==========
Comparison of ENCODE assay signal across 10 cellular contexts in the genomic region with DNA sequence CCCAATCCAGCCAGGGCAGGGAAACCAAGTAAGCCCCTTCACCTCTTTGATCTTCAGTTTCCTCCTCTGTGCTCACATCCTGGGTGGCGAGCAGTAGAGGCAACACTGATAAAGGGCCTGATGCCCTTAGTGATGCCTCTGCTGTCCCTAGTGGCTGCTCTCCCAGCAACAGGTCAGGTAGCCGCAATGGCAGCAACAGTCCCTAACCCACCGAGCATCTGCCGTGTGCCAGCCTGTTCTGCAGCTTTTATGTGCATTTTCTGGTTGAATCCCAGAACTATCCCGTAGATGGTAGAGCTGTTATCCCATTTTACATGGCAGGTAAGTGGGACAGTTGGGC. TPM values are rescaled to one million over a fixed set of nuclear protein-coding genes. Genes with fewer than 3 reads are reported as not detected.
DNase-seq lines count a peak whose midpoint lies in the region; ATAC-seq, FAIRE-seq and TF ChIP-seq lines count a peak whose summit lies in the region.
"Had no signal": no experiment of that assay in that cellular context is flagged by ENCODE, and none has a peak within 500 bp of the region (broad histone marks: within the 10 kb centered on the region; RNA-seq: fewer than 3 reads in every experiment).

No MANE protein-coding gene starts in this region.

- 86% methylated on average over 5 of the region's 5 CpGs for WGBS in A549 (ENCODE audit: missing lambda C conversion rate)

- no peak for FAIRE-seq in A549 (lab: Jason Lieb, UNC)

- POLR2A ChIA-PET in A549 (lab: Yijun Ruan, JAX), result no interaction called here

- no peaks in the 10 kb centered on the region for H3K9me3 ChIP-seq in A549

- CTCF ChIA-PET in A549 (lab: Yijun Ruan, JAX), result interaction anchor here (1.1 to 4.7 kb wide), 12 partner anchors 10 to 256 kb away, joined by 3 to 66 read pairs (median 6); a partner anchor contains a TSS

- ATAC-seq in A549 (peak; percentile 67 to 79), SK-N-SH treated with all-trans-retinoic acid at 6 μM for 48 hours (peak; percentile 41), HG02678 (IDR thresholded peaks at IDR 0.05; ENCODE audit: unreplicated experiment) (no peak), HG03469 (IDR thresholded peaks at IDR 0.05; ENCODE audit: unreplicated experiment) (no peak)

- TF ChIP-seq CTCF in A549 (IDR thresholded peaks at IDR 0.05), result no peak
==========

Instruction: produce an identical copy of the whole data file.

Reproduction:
Comparison of ENCODE assay signal across 10 cellular contexts in the genomic region with DNA sequence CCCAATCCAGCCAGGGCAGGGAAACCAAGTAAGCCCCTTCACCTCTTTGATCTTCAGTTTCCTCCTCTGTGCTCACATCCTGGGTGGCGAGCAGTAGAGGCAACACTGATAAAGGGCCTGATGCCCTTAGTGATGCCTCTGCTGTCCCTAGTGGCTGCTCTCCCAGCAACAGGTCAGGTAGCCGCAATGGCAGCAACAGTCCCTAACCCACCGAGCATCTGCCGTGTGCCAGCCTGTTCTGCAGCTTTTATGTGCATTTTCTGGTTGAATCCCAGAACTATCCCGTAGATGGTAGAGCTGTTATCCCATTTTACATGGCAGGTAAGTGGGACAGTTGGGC. TPM values are rescaled to one million over a fixed set of nuclear protein-coding genes. Genes with fewer than 3 reads are reported as not detected.
DNase-seq lines count a peak whose midpoint lies in the region; ATAC-seq, FAIRE-seq and TF ChIP-seq lines count a peak whose summit lies in the region.
"Had no signal": no experiment of that assay in that cellular context is flagged by ENCODE, and none has a peak within 500 bp of the region (broad histone marks: within the 10 kb centered on the region; RNA-seq: fewer than 3 reads in every experiment).

No MANE protein-coding gene starts in this region.

- 86% methylated on average over 5 of the region's 5 CpGs for WGBS in A549 (ENCODE audit: missing lambda C conversion rate)

- no peak for FAIRE-seq in A549 (lab: Jason Lieb, UNC)

- POLR2A ChIA-PET in A549 (lab: Yijun Ruan, JAX), result no interaction called here

- no peaks in the 10 kb centered on the region for H3K9me3 ChIP-seq in A549

- CTCF ChIA-PET in A549 (lab: Yijun Ruan, JAX), result interaction anchor here (1.1 to 4.7 kb wide), 12 partner anchors 10 to 256 kb away, joined by 3 to 66 read pairs (median 6); a partner anchor contains a TSS

- ATAC-seq in A549 (peak; percentile 67 to 79), SK-N-SH treated with all-trans-retinoic acid at 6 μM for 48 hours (peak; percentile 41), HG02678 (IDR thresholded peaks at IDR 0.05; ENCODE audit: unreplicated experiment) (no peak), HG03469 (IDR thresholded peaks at IDR 0.05; ENCODE audit: unreplicated experiment) (no peak)

- TF ChIP-seq CTCF in A549 (IDR thresholded peaks at IDR 0.05), result no peak